INTENTIONS, no matter how noble they may seem, are no longer enough as the Joint Admissions and Matriculation Board, JAMB, would have discovered in its most recent conduct of examinations into universities.
JAMB is battling against a myriad of challenges. The most critical of them include candidates’ identification, examination malpractices, and adequacy of materials. JAMB tries to solve these problems with the uttermost convenience given to its own purposes.
Last Saturday, at various centres across the country, the same challenges popped up. JAMB expects to solve the problems the same way for every centre, without considering the diversity of the country or the extra demands that technology makes on situations.
The biometric identification system, introduced this year, was to deal with identification of candidates. For years, one of the different methods candidates used in cheating was to have others write the examinations for them. JAMB brought in biometrics without thinking of the effect on its clients — the 1.4 million candidates who registered for the examination.
Some of them could not take the examination because they discovered at their examination centres that the cybercafés where they did the biometric registration duped them. After paying N7, 000, some of the candidates complained, the cybercafés did not post the registration to JAMB.
Of course, JAMB has no responsibility to the candidates. The most sympathetic answer one of its officials gave the candidates was that they had to re-apply next year. JAMB adopted this technology with a surface reading of its benefits. It never thought some people could exploit candidates with it.
The biometric machines did not work at other centres and JAMB had to resort to manual identification of the candidates. The technology was untested and JAMB was experimenting with the future of the candidates, and they had to pay for JAMB toying with their lives.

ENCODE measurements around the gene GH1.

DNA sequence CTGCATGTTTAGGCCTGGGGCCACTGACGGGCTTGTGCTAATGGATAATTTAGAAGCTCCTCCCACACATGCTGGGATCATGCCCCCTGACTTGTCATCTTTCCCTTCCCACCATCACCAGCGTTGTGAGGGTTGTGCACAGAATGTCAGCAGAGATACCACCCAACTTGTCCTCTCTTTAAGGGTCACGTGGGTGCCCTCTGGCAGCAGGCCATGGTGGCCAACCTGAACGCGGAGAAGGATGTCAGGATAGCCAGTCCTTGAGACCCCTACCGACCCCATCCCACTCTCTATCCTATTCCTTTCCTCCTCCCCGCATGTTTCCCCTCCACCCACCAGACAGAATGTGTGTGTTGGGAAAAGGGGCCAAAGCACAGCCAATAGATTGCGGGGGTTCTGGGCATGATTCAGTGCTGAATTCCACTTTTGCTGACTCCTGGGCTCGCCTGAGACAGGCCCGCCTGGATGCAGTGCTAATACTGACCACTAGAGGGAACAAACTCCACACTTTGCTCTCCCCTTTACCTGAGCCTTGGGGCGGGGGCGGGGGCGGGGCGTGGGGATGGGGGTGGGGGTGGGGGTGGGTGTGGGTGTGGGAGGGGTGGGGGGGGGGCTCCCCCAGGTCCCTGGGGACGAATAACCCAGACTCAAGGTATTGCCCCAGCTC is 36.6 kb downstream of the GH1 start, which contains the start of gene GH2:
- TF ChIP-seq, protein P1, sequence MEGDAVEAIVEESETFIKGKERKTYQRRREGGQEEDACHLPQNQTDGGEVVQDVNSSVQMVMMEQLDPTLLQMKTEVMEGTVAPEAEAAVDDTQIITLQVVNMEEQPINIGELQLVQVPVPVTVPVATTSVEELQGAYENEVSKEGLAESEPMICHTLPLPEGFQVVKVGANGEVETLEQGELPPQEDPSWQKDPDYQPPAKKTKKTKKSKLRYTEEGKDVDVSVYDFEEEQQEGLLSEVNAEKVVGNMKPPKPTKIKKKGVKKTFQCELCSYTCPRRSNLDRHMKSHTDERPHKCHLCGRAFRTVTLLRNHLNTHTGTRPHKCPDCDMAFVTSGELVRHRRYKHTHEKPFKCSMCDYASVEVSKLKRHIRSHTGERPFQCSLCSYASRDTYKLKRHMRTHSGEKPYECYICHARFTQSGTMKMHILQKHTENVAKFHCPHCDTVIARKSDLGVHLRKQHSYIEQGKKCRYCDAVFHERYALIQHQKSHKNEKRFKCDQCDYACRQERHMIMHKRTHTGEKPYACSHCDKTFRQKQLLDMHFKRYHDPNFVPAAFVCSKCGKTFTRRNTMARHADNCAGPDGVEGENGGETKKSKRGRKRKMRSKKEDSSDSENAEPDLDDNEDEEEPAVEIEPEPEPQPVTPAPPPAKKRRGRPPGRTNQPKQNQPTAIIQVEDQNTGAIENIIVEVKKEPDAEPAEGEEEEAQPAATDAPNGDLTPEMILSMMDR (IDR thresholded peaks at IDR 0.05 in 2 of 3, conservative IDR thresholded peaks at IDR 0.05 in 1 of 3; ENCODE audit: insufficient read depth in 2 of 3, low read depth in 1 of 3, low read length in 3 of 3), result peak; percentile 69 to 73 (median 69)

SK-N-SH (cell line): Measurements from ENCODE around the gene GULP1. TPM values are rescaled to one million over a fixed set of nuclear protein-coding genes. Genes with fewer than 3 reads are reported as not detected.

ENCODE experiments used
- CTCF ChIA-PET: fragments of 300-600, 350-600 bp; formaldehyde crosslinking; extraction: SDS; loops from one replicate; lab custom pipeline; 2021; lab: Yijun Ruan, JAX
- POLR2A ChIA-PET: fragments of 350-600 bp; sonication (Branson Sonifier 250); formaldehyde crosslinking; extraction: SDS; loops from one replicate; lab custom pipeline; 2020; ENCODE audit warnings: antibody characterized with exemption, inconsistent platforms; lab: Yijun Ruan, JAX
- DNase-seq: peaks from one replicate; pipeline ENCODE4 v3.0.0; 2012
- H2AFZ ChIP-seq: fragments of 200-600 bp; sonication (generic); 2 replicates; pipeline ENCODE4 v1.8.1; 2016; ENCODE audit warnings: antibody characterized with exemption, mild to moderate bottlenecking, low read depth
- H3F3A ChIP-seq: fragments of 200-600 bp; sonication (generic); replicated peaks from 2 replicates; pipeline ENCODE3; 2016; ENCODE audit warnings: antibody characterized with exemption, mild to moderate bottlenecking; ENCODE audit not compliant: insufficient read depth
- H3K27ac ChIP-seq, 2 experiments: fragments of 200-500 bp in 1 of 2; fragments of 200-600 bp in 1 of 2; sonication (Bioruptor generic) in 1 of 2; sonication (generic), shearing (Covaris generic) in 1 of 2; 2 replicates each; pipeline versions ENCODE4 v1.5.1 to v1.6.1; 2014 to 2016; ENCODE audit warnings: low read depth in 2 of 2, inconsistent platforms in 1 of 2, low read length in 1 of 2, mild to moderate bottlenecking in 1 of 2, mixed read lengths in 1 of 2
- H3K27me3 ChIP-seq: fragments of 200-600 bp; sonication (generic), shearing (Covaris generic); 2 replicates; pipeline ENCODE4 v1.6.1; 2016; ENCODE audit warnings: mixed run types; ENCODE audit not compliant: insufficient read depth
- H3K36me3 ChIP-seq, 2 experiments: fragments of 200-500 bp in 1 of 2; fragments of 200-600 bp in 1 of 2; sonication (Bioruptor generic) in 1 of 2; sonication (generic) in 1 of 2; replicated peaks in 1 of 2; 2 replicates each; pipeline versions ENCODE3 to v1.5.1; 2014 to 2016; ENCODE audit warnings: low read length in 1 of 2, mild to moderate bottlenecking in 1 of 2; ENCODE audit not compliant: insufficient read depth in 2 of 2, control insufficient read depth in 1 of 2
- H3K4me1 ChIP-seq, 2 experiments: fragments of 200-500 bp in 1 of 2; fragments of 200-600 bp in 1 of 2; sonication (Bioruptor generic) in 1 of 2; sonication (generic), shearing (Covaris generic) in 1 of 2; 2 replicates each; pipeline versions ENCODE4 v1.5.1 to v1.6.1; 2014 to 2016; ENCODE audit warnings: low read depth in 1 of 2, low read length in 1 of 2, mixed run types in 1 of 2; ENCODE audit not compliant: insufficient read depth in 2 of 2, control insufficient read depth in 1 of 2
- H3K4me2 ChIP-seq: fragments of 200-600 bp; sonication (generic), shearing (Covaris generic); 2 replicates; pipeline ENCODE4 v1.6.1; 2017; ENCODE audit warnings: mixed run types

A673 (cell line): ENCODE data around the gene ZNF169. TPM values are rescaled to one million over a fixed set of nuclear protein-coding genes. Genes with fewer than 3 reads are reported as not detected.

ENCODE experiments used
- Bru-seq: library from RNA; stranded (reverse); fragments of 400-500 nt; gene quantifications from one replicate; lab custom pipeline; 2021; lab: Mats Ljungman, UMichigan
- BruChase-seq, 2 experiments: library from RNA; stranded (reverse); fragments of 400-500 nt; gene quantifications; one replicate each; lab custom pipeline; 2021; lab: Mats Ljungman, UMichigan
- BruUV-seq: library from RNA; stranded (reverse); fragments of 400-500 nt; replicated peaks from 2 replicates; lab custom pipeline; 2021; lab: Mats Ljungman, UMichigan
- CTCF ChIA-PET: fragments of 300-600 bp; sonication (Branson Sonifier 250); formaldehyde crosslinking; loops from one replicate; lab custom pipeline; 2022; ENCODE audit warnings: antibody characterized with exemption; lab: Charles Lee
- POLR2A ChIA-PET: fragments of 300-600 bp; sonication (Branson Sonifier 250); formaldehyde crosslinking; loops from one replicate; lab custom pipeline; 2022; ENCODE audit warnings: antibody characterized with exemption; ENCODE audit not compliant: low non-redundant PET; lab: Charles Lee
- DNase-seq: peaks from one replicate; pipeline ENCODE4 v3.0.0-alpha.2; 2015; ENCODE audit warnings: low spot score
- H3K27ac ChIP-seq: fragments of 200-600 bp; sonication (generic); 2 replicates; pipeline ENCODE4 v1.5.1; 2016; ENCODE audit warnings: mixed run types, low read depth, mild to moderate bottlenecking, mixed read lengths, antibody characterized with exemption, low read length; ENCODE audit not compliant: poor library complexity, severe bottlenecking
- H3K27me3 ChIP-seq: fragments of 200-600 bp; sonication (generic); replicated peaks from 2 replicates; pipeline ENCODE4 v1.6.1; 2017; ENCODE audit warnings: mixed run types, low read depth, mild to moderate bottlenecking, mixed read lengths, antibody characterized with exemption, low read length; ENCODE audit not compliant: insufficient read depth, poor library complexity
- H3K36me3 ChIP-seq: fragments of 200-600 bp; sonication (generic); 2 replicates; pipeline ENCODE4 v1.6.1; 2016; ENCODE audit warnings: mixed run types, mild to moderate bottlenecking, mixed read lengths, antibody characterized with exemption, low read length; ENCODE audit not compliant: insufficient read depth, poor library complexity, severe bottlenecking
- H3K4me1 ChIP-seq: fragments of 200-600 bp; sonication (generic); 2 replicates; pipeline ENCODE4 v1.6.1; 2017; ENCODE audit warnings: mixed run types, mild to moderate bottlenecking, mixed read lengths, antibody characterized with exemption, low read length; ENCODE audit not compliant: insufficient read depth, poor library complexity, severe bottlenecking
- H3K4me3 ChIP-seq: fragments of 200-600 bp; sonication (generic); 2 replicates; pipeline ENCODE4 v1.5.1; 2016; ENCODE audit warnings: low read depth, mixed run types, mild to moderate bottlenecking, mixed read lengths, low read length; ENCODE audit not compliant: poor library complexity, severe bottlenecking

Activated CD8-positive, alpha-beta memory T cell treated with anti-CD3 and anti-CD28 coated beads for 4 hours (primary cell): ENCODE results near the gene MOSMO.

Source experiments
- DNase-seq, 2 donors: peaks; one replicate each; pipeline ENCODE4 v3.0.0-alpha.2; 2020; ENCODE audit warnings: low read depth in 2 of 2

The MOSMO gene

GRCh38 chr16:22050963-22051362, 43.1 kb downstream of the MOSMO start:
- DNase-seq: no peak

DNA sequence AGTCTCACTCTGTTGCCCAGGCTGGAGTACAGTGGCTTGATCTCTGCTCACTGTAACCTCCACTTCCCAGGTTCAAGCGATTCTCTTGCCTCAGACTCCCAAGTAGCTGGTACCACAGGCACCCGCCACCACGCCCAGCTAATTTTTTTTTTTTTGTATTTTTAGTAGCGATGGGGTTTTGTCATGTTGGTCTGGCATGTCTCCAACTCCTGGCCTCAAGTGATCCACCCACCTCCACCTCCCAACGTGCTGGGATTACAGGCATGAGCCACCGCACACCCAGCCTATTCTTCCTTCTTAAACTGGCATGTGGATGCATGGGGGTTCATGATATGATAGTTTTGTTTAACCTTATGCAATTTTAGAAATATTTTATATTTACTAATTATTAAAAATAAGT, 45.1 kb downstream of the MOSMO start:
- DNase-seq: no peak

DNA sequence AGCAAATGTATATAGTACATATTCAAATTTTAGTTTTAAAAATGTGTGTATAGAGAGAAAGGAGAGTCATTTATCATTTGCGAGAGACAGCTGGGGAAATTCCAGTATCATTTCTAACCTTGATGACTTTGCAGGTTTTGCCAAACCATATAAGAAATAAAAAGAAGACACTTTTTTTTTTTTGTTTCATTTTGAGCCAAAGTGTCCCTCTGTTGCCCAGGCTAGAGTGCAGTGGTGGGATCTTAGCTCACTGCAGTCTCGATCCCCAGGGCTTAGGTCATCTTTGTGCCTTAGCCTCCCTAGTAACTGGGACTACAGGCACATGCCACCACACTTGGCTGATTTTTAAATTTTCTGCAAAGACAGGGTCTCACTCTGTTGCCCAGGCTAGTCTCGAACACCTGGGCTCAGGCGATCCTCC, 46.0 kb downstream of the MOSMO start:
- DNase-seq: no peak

Another inadequacy was in provision of writing materials. JAMB, to forestall cheating, charges candidates for writing materials and calculators, which it is supposed to provide at the centres. This year, there was a shortage of the materials.
How would that affect the chances of candidates in those centres? JAMB is not under any obligations to them over the lapses its operations created.
The way JAMB operates, it is above the law in its relationship with candidates. The few who have managed to sue it, even if successful in court, discover that their future is suspended while they sort out matters with JAMB.
It is the centrality of JAMB to the lives of our young people that makes the organisation to think only of its own convenience. Its innovative examination methods are useless if they only add to inconveniencies candidates face annually as they await JAMB directives.
Suggestions for the decentralisation of JAMB, or allowing universities to conduct their own examinations are becoming more strident more so as each university still conducts post-JAMB screening of candidates JAMB farms out to them.
JAMB obviously has its uses. However, it has to grow in its relations with candidates, who it now treats as some irritants that must be kept in their place. Until it does that, JAMB will remain among public institutions that serve themselves instead of the people.